2773609C2CED481E222EB3344B6BD473578BC4B4CE450479DDC3E703D13AC768883DC1937C912A59B268AEB18B9CBAA7CC2698FC0FB9D8C0C8EA74FA3E6CF0D6

Connect and disconnect (step 6)

To run vpnc, simply type

sudo vpnc --natt-mode cisco-udp solis-vpn

and vpnc will connect to the VPN. To disconnect, run

sudo vpnc-disconnect

and you are again on your own.

References

Monday 20 August 2012

OpenProj export as PNG/SVG

OpenProj is one of the few project management software programs available on the Mac platform, intending to replace Microsoft Project. Unfortunately it is impossible to easily export schemes as PDF for use in publications. OpenProj was forked to ProjectLibre which promises to release a new and improved version in August 2012.

Until that time, there are a few people who wrote patches for OpenProj so you can fix it yourself. openprojext adds an 'export to PNG' feature for OpenProj, and Eduardo Suarez-Santana extended this patch to also allow 'export as SVG', which subsequently allows conversion to PDF. The latter patch worked fine for me so I put up a patched version of OpenProj 1.4 online. It is patched exactly according to the instruction on Eduardo's website, using Batik version 1.7 and XML Commons External version 1.3.05. To start it, run

 java -jar openproj.jar

There is also an even more extended patch for OpenProj called Angelfalls, but I did not get this running easily and export to SVG was all I needed anyway.

Thursday 17 November 2011

OSX launchd and launchctl issues

I recently re-installed Lion on my MBP and ran into the problem that by default ssh-agent remembers my private key indefinitely. I wanted to reduce this to something sane and found the file /System/Library/LaunchAgents/org.openbsd.ssh-agent.plist which controls ssh-agent's behaviour. I started tweaking stuff with launchctl, first broke my ssh-agent altogether and after a while figured out how to tweak it to my needs.

After initially breaking my ssh-agent because I copy/pasted commands that I didn't really understand, I found the following apt quote:

A good rule for rocket experimenters to follow is this: always assume that it will explodeAstronautics, issue 38, October 1937 (source)

Fortunately I managed to fix it and get some basic understandign of launcd on OSX. This information seemed to be a bit fragmented, so here are my findings.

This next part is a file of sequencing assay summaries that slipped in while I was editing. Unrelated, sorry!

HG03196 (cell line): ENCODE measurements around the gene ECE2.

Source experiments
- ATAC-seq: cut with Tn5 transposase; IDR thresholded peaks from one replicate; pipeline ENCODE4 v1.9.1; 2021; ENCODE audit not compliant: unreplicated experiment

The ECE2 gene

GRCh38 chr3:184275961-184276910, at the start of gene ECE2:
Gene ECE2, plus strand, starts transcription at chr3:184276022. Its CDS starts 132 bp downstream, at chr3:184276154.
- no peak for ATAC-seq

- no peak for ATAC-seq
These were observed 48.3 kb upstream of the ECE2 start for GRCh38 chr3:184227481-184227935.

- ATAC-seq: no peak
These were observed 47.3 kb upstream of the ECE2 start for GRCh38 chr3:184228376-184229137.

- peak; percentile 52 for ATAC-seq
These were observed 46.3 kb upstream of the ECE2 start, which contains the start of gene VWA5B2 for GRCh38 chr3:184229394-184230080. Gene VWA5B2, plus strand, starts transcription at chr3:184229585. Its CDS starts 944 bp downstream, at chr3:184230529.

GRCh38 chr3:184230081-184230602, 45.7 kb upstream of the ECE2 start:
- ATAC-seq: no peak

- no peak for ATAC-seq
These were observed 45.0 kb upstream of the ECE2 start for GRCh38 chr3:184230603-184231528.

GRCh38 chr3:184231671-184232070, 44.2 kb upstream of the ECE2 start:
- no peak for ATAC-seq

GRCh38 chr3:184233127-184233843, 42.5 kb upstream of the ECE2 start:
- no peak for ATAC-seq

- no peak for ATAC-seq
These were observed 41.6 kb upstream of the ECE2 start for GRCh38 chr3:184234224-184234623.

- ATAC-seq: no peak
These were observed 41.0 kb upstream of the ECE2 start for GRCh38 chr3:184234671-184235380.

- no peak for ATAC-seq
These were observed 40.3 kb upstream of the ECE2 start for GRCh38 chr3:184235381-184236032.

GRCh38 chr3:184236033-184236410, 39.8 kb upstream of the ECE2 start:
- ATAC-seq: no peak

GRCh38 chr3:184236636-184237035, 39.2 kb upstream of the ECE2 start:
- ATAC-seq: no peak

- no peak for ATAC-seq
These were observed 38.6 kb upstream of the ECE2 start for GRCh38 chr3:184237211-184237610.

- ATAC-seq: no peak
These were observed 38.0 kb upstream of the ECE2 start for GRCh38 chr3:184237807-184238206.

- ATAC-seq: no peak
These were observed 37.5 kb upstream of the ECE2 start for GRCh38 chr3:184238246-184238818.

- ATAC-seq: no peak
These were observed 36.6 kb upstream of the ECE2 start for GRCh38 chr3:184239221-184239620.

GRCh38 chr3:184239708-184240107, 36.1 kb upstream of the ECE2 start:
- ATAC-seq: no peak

Continue reading...

Monday 7 November 2011

Analyse written text

Earlier I wrote a simple script that checks a text for structural integrity, making sure there are no words close together etc. I converted this script to Python, dubbed it metacheck.py and I present the new and improved version here!

Continue reading...

Python introduction 101

I recently gave a introductory presentation to Python to some colleagues. The topics covered include the basic language syntax of Python, available data types, some words about memory management and some sightly more advanced Python features like list comprehension and array slicing. Click further to read more details.

Continue reading...

Tuesday 28 June 2011

Change Airport & Time Machine with Applescript - update

Earlier I wrote a bit about changing mouse preferences on your Mac. I added some other settings which might change from location to location using Applescript, such as Airport and Time Machine backup disk.

Continue reading...

Sunday 26 June 2011

Analyse word distance in text

Update: I wrote an improved version in Python, read more here.

When I was writing my thesis a few years ago, I wrote a script to find the word distance for each word, and signal words that are close together. I used this to find obvious flaws in texts without having to read it over every time. Especially if you are revising a text a lot, this might be useful to see if you need to use a thesaurus somewhere.

Continue reading...

Tuesday 21 June 2011

Multiple mouse preferences

If you're using multiple mouses with your Apple as I am (work and home), it might annoy you that the mouse speeds are different for each mouse. To mitigate these problems to some extent, you can use Steermouse to configure your mouse and then use the Applescript snippet on their website to make shortcuts for your specific mouse settings in an Applescript file.

Currently I'm using the following settings:

tell application "SteerMouse"
  set text "cursor tracking speed" to 0.025
  set text "cursor sensitivity" to 800
end tell

Related info: